Chris Gilbert was the curator [or "organizer," as he would like to be known] of the Matrix Center at BAM. Gilbert resigned, specifically, over an argument regarding the wall text that was to accompany the exhibition entitled Now Time Venezula Part 1: Media Along the Path of the Bolivarian Process. Per Gilbert, the exhibit directly empathized with the Bolivarian Revolution in Venezuala led by Hugo Chavez. Gilbert asserted that the wall text include 'in solidarity with the Bolivarian Revolution,' but this seemed too overt for the museum. After the museum's refusal, he drafted a resignation letter [which can be read at MetaMute, as well as comment and reaction].
Now the questions regarding this action abound. What is the role of a public insititution [ie Universtiy of Berkeley's Art Museum] in presenting information, art, etc? Was the museum in the right in terms of its weariness to align itself with overt political ideology [aside from the fact that the exhibition was politically counter to the government with funds it]? Are culutral institutions barometers of state of politics in their given nation? Was it wrong to retain Gilbert's orginally intended wording? In Gilbert's resignation letter he states that “[o]ne should have no illusions: until capitalism and imperialism are brought down, cultural institutions will go on being, in their primary role, lapdogs of a system that spreads misery and death to people everywhere on the planet. The fight to abolish that system completely and build one based on socialism must remain our exclusive and constant focus.” Is this true? If so what is the role of those believe this? Is there a possibility to both navigate the institutional infrastructure and work outside it?
Gilbert's position as an individual brings up an entire other set of questions. Is it better to refuse the institutional framework? Is it more productive to take a more tactical approach by promoting such ideologies within the institution, as Gilbert had been doing in the past at both MATRIX and Baltimore Museum of Art? Which is the more ethical decision? Would it have been more effective had Gilbert resigned in solidarity with a group of others who felt the same way, rather than an individual act?
Continue reading to take a look at the beginning of paper proposal regarding this topic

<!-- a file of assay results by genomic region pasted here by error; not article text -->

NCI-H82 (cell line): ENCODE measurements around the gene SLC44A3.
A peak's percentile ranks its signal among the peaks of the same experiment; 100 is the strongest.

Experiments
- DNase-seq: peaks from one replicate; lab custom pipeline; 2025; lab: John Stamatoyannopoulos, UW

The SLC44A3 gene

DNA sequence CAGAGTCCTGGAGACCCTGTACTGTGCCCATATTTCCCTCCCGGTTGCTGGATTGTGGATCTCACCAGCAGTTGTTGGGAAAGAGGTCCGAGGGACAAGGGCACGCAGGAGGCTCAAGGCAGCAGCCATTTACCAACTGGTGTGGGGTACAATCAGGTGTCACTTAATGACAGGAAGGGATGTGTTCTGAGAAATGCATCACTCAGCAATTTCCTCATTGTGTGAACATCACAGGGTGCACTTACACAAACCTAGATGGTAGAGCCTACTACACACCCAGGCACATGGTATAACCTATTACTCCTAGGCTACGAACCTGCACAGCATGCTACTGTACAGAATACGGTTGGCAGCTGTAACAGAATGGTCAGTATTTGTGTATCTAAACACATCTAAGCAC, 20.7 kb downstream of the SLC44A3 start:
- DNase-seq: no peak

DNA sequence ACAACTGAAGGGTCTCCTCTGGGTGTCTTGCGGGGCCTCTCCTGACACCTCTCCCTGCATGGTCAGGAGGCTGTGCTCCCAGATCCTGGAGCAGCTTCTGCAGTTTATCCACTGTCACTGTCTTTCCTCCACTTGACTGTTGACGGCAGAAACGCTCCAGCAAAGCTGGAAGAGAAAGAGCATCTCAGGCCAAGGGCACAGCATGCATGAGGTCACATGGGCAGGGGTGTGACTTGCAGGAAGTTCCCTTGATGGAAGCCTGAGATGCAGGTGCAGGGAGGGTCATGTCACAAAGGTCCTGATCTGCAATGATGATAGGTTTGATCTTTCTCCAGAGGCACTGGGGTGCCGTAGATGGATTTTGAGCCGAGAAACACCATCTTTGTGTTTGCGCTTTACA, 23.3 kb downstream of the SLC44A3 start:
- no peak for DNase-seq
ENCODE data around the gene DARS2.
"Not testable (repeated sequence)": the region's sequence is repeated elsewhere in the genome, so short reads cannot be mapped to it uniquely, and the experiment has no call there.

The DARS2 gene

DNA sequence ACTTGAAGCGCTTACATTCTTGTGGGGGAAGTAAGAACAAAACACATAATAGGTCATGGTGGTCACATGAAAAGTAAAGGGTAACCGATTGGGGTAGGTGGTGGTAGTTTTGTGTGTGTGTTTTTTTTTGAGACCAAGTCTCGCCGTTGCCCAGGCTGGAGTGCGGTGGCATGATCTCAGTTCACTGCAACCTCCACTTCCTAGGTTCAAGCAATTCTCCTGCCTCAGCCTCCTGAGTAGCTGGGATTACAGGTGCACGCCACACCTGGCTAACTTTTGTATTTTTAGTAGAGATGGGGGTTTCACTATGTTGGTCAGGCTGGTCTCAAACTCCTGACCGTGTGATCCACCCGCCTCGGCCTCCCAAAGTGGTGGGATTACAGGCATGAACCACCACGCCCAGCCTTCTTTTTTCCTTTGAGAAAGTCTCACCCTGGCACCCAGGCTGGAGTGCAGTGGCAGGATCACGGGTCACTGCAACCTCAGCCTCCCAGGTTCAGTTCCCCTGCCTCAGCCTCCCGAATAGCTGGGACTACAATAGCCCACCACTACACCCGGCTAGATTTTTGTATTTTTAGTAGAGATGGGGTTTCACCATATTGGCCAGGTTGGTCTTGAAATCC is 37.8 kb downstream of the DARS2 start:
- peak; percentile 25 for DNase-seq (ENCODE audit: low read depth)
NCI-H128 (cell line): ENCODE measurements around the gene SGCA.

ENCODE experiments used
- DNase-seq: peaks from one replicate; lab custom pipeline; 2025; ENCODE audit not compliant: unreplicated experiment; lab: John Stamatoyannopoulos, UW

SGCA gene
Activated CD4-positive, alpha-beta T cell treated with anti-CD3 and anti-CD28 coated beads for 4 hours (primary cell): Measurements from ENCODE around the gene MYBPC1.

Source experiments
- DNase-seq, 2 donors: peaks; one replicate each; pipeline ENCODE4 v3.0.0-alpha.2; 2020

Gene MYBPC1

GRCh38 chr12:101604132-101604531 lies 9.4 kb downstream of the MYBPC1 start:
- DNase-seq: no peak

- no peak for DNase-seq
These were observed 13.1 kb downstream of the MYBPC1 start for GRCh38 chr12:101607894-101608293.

With the recent resignation of Chris Gilbert from the Berkeley Museum of Art, the ‘art world,’ seems to have polarized when considering the politics of cultural institutions. In Gilbert’s final paragraph of his resignation he states, “One should have no illusions: until capitalism and imperialism are brought down, cultural institutions will go on being, in their primary role, lapdogs of a system that spreads misery and death to people everywhere on the planet. The fight to abolish that system completely and build one based on socialism must remain our exclusive and constant focus.” These statements are precluded by claims that contemporary art of the last 30 years that has been legitimized by institutions is nothing more than the, “cultural arm of the upper-middle class.”
Nato Thompson, in an article written for the Journal of Aesthetics and Protest, calls for a “radical infrastructure,” of venues and resources to show art work that may be political and to communicate ideas through venues that are free from the politics of institutions with which they may be affiliated. Miwon Kwon in One Place After Another, asserts, in considering John Ahearn’s bronze statues cast at Fashion Moda in the S Bronx, that “works which are built within the contextual frame of governmental, corporate, educational, and religious institutions run the risk of being read as tokens of those institutions.” [Serra]. Kwon also alludes to public art discourse being the battle ground for defining democracy. Can this also be true for the cultural institution?
Some of the assertions and questions mentioned so far may be obvious to some, but they can also act as a starting point to discuss issues that consider the role of the cultural institution as either a “lapdog of the bourgeoisie,” as Gilbert asserts, or as a litmus test for the state of democracy alluded to by Kwon. Gilbert’s situation is very charged with arguments concerning the ethics and solidarity of the cultural institution, but one of the larger concerns brought about by his resignation is whether or not reformation can better be achieved within the institution or operating autonomous from the institutional framework. In a response to Gilbert, Liam Gillick states, “Whether you feel he is overstating the obvious or else coming to a conclusion that for many people is the starting point, there is an increasing call for Gilbert to return to Berkeley and continue pressing at the limits of curatorial rhetoric in a context in which it might be possible to shift the terms of engagement.”